Josephine van den Bent, ASH PhD candidate, will defend the dissertation entitled 'Mongols in Mamluk Eyes. Representing Ethnic Others in the Medieval Middle East' supervised by Prof. Guy Geltner and Prof. Maaike van Berkel.
This dissertation analyses the representation of the Mongols in the Mamluk sultanate of Egypt and Syria, c. 1250-1350 CE, the development of which took place against a complicated background. While the Mongols of the Ilkhanate were the Mamluks’ primary enemy, the Golden Horde was their most important ally. The Mamluks themselves, former military slaves, were predominantly of Turkic descent and were therefore considered to be closely related ethnically to the Mongols – some even were Mongols themselves. Given these circumstances, representations of the Mongols, a key Other for Mamluk era authors, were far from straightforward and unanimous.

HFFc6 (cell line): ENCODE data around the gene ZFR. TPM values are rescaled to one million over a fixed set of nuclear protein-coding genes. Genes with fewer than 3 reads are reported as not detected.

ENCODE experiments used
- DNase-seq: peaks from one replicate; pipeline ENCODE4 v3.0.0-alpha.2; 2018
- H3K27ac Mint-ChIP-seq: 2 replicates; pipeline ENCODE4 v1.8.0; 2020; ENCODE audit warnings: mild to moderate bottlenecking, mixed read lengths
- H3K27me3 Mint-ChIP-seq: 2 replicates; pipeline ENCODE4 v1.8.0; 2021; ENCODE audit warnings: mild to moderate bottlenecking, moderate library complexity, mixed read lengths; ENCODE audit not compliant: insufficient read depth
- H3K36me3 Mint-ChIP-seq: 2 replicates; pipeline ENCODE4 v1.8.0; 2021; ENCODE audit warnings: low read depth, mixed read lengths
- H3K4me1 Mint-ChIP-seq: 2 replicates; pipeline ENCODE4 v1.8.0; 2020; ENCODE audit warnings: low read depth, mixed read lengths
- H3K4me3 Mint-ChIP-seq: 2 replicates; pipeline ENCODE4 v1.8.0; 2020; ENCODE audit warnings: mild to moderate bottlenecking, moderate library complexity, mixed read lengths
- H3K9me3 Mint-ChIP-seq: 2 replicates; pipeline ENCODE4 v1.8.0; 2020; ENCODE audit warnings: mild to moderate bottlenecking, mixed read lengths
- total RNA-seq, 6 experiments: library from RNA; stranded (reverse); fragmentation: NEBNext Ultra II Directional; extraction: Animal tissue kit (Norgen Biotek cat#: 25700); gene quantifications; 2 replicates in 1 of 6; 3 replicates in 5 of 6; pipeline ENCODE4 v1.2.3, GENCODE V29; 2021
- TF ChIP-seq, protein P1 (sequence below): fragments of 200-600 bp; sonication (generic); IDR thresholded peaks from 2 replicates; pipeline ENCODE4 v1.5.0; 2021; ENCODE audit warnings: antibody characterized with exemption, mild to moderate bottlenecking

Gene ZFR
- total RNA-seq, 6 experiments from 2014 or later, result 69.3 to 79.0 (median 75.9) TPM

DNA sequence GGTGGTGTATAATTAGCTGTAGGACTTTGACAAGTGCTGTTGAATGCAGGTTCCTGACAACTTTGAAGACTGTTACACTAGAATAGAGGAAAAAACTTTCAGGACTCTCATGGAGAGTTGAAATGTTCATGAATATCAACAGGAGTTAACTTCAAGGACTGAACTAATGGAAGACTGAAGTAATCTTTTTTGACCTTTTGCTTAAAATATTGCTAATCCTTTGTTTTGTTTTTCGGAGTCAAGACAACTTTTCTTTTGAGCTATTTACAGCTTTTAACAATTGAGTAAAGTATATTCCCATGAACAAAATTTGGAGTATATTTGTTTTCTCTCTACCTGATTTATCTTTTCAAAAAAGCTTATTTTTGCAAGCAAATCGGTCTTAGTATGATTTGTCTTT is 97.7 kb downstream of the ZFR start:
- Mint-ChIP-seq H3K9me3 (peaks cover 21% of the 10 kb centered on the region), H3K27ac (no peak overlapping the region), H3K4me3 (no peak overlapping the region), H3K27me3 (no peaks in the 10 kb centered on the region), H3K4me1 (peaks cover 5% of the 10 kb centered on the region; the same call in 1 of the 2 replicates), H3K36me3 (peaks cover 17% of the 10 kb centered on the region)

This dissertation emphasises how contemporary scholars were involved in processes of ethnic identification, categorisation and othering. By incorporating the Mongols into existing scholarly traditions, authors explained their (perceived) physical and mental characteristics, and by focusing on Mongol cultural elements (origin stories, laws) writers stressed their un-Islamic ways. They developed a discourse on the Mongols that generally tied in with the concerns and programme of the Mamluks. Different images were created for different groups of Mongols, with Islam playing a key role: the Ilkhanids were depicted as infidels even after their conversion to Islam; the Muslim credentials of the Golden Horde were emphasised even when its rulers were pagan. In a similar way, Mongols within the sultanate could be considered an integrated part of the Mamluk elite. Representations of the Mongols were thus actively constructed and used for various purposes in response to, and in interaction with, the sultanate’s complex ethnic and political contexts.